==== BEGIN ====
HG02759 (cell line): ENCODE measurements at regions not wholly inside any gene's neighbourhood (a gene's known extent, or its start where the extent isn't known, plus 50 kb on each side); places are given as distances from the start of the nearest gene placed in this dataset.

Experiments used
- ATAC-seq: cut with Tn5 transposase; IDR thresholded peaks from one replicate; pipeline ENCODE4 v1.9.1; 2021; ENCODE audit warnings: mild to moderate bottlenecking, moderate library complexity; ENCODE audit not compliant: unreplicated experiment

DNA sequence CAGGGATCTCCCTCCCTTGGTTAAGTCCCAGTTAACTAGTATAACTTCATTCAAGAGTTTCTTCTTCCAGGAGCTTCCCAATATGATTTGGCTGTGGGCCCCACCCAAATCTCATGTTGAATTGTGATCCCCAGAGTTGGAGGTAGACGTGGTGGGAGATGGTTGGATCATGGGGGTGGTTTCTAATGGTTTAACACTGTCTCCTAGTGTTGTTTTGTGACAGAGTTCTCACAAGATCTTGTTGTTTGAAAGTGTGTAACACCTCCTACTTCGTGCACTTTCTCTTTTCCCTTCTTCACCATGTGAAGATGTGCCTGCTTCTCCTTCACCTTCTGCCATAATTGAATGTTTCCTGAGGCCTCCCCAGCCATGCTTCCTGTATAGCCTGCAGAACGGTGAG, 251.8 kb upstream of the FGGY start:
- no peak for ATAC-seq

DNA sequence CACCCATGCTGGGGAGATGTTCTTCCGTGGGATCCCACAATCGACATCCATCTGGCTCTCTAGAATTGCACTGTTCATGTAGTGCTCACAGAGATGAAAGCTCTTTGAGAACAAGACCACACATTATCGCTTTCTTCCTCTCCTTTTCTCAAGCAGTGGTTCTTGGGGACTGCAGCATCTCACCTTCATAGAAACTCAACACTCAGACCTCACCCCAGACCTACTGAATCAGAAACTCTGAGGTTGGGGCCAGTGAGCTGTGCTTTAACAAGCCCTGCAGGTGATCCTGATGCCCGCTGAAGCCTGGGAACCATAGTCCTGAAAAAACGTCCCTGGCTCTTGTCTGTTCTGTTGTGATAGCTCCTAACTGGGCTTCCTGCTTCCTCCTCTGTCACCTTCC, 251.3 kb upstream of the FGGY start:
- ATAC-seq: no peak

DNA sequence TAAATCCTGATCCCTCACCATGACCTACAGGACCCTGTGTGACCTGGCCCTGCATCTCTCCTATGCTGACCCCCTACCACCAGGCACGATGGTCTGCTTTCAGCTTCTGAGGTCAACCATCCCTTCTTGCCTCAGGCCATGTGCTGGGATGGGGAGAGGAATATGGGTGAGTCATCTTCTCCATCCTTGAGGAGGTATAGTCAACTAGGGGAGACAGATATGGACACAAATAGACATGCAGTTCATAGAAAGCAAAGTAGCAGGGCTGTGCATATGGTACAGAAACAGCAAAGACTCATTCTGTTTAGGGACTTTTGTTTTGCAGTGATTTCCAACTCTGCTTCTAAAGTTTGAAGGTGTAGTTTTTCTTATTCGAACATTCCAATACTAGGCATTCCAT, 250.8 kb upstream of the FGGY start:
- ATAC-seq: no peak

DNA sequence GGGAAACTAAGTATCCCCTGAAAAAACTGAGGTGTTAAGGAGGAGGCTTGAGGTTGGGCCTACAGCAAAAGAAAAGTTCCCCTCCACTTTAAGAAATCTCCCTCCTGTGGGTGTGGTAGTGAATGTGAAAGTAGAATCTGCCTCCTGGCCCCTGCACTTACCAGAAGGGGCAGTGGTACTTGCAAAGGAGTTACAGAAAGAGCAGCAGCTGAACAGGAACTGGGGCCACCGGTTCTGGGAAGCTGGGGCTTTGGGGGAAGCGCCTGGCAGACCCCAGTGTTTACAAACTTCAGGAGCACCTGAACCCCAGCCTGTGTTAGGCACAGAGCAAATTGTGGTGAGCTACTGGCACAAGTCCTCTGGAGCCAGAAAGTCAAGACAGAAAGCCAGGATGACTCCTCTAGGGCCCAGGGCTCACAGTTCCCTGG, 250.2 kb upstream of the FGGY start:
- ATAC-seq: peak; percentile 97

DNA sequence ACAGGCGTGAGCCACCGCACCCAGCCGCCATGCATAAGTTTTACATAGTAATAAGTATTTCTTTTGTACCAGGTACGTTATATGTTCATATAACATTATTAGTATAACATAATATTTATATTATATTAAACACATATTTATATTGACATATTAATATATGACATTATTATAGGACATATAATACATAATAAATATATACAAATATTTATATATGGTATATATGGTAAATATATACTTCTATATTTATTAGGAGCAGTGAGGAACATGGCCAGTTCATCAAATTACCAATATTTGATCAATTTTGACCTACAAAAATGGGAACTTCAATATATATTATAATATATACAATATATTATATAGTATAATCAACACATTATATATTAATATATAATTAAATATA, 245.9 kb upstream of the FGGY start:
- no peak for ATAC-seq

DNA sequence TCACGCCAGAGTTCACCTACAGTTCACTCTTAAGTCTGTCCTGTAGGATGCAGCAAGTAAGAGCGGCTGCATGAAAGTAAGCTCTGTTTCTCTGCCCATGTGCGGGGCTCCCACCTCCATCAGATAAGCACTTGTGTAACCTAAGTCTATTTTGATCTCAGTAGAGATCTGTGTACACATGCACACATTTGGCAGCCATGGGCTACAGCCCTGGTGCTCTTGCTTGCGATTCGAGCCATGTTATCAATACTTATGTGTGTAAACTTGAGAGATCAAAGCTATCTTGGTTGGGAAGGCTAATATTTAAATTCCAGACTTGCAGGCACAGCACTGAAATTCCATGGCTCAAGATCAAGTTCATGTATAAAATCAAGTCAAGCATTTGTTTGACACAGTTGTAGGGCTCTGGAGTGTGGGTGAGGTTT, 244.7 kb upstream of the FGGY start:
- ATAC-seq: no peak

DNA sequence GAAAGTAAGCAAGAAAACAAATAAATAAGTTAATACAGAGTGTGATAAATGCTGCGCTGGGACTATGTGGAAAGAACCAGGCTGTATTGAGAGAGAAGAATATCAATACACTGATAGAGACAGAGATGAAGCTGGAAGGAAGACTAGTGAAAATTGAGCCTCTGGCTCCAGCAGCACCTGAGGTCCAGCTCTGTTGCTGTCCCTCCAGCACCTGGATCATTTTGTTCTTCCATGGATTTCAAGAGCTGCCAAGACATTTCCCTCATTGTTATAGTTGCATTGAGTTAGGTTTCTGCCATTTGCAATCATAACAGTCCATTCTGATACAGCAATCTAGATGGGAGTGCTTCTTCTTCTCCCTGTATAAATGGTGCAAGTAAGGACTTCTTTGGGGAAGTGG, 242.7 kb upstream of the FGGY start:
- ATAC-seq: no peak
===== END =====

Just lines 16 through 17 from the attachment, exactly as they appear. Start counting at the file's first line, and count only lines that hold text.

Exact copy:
DNA sequence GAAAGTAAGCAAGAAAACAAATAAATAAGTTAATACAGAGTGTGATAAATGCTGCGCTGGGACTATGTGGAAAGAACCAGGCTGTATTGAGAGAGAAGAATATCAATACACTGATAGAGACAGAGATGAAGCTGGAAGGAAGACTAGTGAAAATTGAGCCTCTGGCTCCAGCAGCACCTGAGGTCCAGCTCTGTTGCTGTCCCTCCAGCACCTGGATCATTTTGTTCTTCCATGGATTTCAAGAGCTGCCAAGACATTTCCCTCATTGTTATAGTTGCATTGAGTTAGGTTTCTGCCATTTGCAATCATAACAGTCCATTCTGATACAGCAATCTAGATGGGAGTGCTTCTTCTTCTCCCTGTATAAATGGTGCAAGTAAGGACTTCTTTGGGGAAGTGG, 242.7 kb upstream of the FGGY start:
- ATAC-seq: no peak